Movie Review: The Martian

In an age where films about space travel and astronauts in peril have become the norm, as advancements in special effects and the increased desire to go deeper into the unknown continues to expand, this year brings us a late but worthy entry with The Martian. An entertaining space flick that evolved into an odd mix of Apollo 13 and Cast Away (surprisingly without the help of Tom Hanks), The Martian efficiently became both a box-office hit, and also one of the most entertaining films of the year. With a "stellar" cast, reminiscent of last year's Interstellar, and a gracious amount of thrills led by the hilarious Matt Damon, this trip to Mars is well-worth the time and money. 

When astronaut Mark Watney (Damon) is left behind after a mission to Mars by NASA's Ares III crew, one might expect that he wouldn't even last an hour. But lasting nearly three years, well that may be just be insane; but leave it to Watney to determine just what insane really looks like. After being struck by massive debris within a deadly storm, Watney is left alone and in danger on the red planet, with his crew forced to evacuate to Earth without him. Using his expert wisdom of both space travel and botany, the lone astronaut is left to his own devices as he struggles to survive, using what limited resources he has to -- as he put it -- "science the sh*t out of this". With NASA soon learning of his survival, mission director Vincent Kapoor (Chiwetel Ejiofor) and his team (Kristen Wiig, Sean Bean, Jeff Daniels) must find a way to save Watney, all before the witty astronaut meets his maker nearly 54 million kilometers away.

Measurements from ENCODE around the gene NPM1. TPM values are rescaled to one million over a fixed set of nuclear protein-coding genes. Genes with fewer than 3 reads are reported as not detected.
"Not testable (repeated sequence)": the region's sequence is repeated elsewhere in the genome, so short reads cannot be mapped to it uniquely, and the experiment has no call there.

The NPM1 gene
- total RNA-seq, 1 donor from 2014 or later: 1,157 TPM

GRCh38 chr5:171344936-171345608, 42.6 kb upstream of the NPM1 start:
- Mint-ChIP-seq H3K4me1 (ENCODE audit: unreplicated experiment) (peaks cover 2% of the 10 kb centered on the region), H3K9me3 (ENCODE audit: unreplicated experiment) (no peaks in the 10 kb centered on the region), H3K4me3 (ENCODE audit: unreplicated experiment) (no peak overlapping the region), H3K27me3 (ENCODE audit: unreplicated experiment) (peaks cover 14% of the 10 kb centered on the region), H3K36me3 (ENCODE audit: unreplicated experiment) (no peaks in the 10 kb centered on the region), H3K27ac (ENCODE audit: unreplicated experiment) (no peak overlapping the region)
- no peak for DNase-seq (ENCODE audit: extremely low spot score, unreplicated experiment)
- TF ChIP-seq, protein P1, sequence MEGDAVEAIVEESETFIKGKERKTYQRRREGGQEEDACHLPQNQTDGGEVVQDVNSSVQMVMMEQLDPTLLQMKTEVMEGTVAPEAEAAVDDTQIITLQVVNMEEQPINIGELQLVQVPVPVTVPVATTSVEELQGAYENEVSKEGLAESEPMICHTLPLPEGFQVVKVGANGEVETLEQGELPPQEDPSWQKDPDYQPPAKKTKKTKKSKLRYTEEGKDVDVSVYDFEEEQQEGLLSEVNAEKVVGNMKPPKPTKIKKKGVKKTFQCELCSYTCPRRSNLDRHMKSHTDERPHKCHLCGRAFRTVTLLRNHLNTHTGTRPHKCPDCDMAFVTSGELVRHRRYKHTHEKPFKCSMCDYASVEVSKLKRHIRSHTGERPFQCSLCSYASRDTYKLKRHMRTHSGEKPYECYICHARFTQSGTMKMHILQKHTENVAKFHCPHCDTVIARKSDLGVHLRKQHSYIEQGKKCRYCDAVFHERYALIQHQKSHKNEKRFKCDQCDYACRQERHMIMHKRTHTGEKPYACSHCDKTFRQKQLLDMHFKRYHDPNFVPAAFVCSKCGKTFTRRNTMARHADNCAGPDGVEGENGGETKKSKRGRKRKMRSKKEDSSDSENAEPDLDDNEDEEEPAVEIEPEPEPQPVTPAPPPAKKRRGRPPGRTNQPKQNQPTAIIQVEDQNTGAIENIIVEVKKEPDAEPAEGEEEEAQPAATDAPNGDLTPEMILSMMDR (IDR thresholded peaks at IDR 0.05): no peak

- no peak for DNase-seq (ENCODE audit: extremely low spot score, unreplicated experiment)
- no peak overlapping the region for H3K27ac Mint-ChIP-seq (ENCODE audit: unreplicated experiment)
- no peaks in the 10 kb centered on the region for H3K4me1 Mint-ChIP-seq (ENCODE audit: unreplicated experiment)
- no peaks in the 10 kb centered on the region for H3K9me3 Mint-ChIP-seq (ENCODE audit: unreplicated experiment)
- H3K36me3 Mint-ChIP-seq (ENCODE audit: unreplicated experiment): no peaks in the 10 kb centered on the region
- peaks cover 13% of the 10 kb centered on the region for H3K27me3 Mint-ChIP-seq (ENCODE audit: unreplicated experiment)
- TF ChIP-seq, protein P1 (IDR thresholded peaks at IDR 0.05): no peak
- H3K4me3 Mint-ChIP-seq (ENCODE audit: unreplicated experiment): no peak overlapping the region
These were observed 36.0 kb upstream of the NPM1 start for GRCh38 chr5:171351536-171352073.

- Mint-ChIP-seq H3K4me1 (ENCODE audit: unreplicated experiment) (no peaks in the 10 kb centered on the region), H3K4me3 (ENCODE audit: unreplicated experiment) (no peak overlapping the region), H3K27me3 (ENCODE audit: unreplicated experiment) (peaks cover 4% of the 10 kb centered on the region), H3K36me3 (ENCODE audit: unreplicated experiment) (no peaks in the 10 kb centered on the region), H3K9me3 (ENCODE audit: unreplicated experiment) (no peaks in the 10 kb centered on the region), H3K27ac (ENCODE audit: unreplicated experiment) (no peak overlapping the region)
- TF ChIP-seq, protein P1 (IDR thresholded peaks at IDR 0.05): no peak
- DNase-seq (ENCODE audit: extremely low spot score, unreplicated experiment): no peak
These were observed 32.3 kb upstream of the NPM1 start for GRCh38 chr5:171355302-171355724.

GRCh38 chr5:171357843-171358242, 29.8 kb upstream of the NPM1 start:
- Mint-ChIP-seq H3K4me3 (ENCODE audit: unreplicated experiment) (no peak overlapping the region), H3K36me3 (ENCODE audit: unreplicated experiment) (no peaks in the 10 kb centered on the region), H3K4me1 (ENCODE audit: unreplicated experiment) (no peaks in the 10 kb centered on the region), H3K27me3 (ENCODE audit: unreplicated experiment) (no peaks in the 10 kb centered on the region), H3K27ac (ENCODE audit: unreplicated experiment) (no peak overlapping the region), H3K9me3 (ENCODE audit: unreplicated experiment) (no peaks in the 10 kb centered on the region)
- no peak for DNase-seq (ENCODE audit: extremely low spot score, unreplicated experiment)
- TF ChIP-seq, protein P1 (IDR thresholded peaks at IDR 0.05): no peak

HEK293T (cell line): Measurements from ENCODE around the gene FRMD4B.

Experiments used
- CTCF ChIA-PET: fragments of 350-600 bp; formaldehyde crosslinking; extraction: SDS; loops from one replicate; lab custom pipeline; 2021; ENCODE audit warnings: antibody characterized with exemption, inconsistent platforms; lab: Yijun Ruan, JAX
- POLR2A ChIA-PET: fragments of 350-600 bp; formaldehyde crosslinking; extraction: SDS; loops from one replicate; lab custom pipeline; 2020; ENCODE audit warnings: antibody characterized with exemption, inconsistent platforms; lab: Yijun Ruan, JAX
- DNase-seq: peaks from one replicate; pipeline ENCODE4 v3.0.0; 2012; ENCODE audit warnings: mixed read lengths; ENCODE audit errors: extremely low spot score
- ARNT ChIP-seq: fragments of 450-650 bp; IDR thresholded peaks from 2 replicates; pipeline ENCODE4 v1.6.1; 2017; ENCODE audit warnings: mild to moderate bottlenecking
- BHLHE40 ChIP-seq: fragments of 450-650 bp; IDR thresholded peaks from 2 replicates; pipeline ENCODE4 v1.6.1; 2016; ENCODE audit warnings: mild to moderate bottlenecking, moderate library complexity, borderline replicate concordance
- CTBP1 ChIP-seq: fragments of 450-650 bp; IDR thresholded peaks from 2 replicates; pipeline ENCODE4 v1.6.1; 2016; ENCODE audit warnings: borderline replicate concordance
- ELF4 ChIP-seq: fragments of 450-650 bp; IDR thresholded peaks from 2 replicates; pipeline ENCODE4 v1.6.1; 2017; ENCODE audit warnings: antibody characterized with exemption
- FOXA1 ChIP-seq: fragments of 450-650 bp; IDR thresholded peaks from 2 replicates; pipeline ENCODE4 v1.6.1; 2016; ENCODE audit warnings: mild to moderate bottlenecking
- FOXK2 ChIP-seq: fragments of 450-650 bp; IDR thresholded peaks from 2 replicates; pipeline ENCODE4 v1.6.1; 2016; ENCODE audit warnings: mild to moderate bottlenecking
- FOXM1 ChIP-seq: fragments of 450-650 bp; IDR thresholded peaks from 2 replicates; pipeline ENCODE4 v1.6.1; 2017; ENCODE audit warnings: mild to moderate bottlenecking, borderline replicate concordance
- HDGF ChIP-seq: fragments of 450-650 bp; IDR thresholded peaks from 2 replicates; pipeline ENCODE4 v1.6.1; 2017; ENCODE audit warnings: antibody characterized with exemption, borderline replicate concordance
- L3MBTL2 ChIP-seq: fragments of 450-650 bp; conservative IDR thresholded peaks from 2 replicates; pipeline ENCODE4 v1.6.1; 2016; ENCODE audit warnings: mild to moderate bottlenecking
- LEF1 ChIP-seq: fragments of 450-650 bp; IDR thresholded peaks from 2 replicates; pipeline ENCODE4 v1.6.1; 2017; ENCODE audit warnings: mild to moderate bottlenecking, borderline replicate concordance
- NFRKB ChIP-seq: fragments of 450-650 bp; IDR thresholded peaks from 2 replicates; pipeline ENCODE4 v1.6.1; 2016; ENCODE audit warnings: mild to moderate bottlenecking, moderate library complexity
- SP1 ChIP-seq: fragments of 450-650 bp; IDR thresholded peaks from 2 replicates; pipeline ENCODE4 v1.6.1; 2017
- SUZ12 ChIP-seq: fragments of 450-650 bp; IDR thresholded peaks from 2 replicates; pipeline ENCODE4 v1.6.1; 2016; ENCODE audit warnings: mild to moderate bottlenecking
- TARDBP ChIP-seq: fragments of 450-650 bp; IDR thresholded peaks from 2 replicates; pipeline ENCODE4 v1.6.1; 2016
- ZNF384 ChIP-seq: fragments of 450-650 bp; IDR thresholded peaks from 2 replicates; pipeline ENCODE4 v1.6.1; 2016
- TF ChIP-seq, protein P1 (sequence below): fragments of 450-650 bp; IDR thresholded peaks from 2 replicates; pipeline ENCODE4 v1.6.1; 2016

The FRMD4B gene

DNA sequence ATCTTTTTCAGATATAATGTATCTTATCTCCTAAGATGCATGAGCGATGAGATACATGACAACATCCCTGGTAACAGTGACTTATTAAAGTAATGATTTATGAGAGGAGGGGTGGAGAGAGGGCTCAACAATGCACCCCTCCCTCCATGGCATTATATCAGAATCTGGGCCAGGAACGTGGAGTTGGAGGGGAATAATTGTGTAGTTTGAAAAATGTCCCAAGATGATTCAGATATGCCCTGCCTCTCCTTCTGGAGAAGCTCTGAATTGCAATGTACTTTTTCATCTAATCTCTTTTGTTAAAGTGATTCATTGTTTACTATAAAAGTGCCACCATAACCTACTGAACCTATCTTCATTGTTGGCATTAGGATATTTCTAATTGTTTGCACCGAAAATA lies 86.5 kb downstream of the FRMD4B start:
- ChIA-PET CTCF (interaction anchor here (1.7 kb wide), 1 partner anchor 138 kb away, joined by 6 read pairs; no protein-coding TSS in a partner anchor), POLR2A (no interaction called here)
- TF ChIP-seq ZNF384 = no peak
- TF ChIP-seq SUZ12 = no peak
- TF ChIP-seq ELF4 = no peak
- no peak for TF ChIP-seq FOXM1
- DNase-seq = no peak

Going into this film, you could say I was a bit conflicted. On one side of my mind, I looked upon this glorified rehash of space dramas and planetary action with both excitement and great anticipation, as the cast looked just as amazing as the story did. On the other side, however, I predicted the film might be either less exciting than the comical book it was based on, or, like I said, a rehash of the space tropes we've seen before. Leaving the theater, however, I was pleasantly surprised with the outcome of the film, as it evoked a familiar formula from films like Cast Away and Interstellar, but also delivered something so unique it was hard not to take note of. Based on the popular novel by Andy Weir, the witty and charismatic persona of Mark Watney -- and his fellow space comrades as well -- translated amazingly to the big screen. While I'll discuss book-to-film adaptations later on, I'll just say right now that this may be one of the best we've seen in a while.